Lessons on women peacekeepers: Interview with Deputy Inspector General Seema Dhundia
Seema Dhundia is Deputy Inspector General and commander of the first all-woman Indian paramilitary as well as the United Nation’s first all-woman police unit. UN Women spoke to her about the challenges and experiences of being a woman peacekeeper.
New Delhi, 6 September 2013:Deputy Inspector General Seema Dhundia was the commander of the first all-women paramilitary in India as well as the head of the United Nations first all-women police uit that was dispatched to Liberia in 2007. The positive impact created by Seema and her team have left a lasting legacy in Liberia and around the world. The highly professional work of her team speaks volumes of the importance of including women in peacekeeping.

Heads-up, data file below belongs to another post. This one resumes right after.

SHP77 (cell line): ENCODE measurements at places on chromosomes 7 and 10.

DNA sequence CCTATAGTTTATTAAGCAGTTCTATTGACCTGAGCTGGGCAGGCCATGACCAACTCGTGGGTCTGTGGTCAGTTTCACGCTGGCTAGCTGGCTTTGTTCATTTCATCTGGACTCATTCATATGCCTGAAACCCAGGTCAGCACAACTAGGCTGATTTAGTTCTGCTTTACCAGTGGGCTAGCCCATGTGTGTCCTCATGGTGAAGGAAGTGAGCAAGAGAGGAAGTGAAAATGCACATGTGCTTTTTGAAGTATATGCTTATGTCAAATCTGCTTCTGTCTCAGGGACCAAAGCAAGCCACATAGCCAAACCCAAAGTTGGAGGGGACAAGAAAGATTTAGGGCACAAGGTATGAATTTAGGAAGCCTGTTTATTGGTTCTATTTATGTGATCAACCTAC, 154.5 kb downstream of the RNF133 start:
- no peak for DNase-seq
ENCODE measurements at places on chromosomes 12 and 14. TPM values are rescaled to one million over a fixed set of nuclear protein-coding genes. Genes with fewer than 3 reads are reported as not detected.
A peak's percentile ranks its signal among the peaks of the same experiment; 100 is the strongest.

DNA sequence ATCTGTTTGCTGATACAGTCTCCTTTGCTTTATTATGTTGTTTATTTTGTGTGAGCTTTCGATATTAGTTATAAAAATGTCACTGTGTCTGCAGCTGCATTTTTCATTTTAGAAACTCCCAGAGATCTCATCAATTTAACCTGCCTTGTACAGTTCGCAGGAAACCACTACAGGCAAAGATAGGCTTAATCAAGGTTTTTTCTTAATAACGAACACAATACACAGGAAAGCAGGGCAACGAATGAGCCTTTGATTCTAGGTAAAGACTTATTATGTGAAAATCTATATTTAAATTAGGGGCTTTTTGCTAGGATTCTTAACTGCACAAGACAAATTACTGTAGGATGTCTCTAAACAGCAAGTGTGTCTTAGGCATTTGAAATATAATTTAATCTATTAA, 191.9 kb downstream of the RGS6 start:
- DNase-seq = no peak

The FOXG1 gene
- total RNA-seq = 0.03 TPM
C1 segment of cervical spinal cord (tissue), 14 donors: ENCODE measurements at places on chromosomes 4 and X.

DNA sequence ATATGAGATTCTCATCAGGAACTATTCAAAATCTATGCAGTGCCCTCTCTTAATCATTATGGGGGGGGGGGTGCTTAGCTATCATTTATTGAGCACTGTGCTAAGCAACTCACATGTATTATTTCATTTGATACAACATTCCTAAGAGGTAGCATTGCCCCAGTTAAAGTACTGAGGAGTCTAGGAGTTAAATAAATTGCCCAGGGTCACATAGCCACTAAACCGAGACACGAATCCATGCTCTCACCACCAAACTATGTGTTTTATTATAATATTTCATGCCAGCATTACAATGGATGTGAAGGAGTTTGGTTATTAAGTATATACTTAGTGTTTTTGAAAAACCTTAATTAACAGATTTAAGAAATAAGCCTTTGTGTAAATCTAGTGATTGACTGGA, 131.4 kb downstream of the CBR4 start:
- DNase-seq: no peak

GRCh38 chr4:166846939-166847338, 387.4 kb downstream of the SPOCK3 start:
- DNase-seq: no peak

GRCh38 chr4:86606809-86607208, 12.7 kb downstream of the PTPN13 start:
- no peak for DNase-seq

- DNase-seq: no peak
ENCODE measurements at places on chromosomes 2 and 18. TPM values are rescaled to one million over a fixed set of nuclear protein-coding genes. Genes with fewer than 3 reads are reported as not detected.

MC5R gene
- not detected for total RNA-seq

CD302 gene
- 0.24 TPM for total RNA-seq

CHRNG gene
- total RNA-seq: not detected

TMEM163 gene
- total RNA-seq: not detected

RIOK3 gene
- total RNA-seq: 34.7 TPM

Units such as Seema’s exemplify the resolutions passed by the United Nations Security Council, such as Resolution 1325 on ‘Women, Peace and Security.’ This resolution acknowledges the unique experiences that women face in times of conflict and, thus, the crucial input they have to offer towards building long-lasting sustainable peace.
UN Women had a chance to talk with Seema Dhundia about her experiences, insight and comments pertaining to women and peacekeeping.